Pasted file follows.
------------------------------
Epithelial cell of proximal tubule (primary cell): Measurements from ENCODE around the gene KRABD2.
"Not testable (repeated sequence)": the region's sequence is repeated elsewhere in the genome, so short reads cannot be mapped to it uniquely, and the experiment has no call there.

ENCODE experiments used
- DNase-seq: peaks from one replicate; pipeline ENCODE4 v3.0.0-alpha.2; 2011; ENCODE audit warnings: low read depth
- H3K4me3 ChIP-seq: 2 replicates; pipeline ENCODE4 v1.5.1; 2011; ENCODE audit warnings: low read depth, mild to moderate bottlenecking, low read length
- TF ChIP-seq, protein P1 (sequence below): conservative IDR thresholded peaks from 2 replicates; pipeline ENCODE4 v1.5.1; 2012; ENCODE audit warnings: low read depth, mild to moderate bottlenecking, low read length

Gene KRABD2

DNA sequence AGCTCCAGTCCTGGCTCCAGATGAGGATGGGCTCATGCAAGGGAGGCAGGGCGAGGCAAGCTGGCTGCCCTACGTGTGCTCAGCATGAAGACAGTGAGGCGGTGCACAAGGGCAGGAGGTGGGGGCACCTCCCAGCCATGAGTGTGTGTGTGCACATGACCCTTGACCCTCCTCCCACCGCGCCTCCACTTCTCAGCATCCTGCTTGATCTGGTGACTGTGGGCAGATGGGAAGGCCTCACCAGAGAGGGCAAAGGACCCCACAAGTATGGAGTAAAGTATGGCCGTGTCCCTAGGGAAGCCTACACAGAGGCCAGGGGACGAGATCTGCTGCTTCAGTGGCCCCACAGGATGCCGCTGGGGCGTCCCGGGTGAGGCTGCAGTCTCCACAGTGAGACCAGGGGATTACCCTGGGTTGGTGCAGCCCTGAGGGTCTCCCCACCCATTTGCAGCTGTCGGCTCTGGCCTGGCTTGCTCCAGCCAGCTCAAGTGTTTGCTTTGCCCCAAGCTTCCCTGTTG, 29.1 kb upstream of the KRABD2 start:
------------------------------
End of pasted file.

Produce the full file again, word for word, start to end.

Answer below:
Epithelial cell of proximal tubule (primary cell): Measurements from ENCODE around the gene KRABD2.
"Not testable (repeated sequence)": the region's sequence is repeated elsewhere in the genome, so short reads cannot be mapped to it uniquely, and the experiment has no call there.

ENCODE experiments used
- DNase-seq: peaks from one replicate; pipeline ENCODE4 v3.0.0-alpha.2; 2011; ENCODE audit warnings: low read depth
- H3K4me3 ChIP-seq: 2 replicates; pipeline ENCODE4 v1.5.1; 2011; ENCODE audit warnings: low read depth, mild to moderate bottlenecking, low read length
- TF ChIP-seq, protein P1 (sequence below): conservative IDR thresholded peaks from 2 replicates; pipeline ENCODE4 v1.5.1; 2012; ENCODE audit warnings: low read depth, mild to moderate bottlenecking, low read length

Gene KRABD2

DNA sequence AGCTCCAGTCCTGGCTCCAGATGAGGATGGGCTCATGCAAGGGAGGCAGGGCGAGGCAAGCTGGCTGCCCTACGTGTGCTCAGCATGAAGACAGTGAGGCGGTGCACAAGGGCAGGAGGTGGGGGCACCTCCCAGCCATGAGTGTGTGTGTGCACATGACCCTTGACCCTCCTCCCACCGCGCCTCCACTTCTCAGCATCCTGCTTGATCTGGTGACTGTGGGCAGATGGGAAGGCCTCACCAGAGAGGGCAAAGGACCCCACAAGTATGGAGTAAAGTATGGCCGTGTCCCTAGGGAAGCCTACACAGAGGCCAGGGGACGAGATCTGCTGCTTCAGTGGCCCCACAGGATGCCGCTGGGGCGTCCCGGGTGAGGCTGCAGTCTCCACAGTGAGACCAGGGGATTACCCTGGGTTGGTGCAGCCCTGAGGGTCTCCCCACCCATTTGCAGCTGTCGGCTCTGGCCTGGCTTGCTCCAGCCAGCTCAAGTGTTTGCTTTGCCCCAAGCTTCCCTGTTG, 29.1 kb upstream of the KRABD2 start: